So competitions are clearly differentiated from the rest of the game, and the
amount of money they inject into the economy is easy to control. Because of
the blueprints and the optimisation aspect, the original owner doesn't have
much of an advantage. In my implementation, the maps also had some random
noise applied to keep things interesting.

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#5 2017-11-07 08:58:12

jasonrohrer
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Posts: 1,231

Re: Improved Chill Timeouts for smaller populations

That sounds like a great design there, Zed.

But the question is this:  what are we trying to do here?  Give bored players something else to do when the "real game" isn't happening currently?

I guess that helps somewhat with player retention, which may fight the vicious cycle and lead to eventual player growth over time.

But, any of these solutions (including abandoned houses, or challenges) also takes players out of the real game for a while.  They aren't part of the real robber pool while they are robbing an abandoned house or competing on a contest house.

This is the equivalent of adding AI or dummy practice opponents in Cordial Minuet.  It would give the lone player something to do, but have the unfortunate side-effect of occupying them, potentially indefinitely, so that even when they are "needed" by other players, they aren't available.  Imagine a 3-player situation in CM.  Two players match up, and the third is waiting around.  Now engage that third in a heated AI practice match.  Now the fourth player shows up... now what?

I've been working for months improving the single-player experience in One Hour One Life.  But it's fully integrated into the multiplayer experience.  It's just a facet, not a separate mode.  So if you're playing the "single player game," and someone else joins, well, they're born as your baby.  You're always there for them when they need you for their multiplayer experience.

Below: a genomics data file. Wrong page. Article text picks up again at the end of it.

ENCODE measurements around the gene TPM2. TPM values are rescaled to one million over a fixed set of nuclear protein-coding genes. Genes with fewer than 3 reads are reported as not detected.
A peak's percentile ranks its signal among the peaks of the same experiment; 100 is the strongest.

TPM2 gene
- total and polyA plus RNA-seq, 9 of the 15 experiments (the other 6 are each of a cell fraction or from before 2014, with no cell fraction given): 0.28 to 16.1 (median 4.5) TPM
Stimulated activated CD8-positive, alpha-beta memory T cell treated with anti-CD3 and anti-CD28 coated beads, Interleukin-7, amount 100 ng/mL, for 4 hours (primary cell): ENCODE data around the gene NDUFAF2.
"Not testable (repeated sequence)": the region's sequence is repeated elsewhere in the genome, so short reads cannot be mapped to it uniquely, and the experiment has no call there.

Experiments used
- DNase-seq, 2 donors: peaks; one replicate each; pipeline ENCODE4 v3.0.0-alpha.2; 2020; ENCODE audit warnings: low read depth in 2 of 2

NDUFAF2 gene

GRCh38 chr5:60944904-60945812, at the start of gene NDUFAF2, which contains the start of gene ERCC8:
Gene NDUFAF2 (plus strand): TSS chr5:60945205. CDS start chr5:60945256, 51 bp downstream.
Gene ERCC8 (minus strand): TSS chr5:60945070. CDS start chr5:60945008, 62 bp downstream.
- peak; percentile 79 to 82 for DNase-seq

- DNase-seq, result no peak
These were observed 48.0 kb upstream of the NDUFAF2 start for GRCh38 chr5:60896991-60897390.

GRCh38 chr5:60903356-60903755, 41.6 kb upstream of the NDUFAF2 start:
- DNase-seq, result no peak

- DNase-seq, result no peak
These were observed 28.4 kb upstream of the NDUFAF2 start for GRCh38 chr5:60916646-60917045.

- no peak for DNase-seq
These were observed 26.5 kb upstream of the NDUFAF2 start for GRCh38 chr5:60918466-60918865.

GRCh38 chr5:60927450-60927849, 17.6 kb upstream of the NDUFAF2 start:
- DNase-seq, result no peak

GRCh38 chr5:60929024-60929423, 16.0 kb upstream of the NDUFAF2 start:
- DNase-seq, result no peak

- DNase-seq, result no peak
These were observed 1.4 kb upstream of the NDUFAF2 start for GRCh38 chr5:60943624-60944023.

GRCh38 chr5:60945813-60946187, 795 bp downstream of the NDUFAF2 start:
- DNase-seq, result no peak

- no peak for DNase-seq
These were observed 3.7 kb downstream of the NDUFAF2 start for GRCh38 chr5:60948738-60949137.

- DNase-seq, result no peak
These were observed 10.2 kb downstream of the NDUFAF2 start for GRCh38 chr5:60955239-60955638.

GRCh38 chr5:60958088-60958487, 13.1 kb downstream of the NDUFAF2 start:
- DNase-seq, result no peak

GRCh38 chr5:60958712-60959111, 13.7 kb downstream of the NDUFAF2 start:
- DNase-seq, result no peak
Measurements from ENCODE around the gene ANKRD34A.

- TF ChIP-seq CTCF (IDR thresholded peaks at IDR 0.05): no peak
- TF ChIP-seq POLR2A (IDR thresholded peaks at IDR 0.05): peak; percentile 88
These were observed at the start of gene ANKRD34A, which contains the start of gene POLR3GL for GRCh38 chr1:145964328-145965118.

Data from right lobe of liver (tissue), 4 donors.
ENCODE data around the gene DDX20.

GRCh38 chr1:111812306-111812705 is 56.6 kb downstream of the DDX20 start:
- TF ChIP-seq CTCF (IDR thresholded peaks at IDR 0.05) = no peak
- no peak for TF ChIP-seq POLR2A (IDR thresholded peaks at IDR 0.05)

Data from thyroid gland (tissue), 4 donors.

In other words, there is no "campaign" mode.

And it sounds like these fixes involve essentially adding a campaign to TCD.

(Also, you can imagine in TCD or CM some sort of "real player is present" alarm that pulls you out of your campaign mode when a real opponent is ready or a real house is added to the list.... but that's a whole additional user experience design problem.)


So can we imagine a fix to this problem that doesn't feel so campaign-like?



We have talked about ways to make one piece of content last way longer.

Multiple vaults is one way.  Say you get 5 vaults to place, each of which holds 1/5 of your money.  Obviously, this lacks the design clarity of a single vault...

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#6 2017-11-10 00:23:06

jere
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Registered: 2013-05-31
Posts: 540

Re: Improved Chill Timeouts for smaller populations

I understand the concern about not playing the "real" game, but I'm not sure I see a distinction. With the current rules, what's the difference between houses from A) a player who has logged off for the night and B) a player who is never coming back to the game? Until they get solved, nothing. Ostensibly, there's no repercussions from B) but we of course don't know who is and who isn't going to return. Maybe you rob a house and a week later the owner comes back and watches the security tape?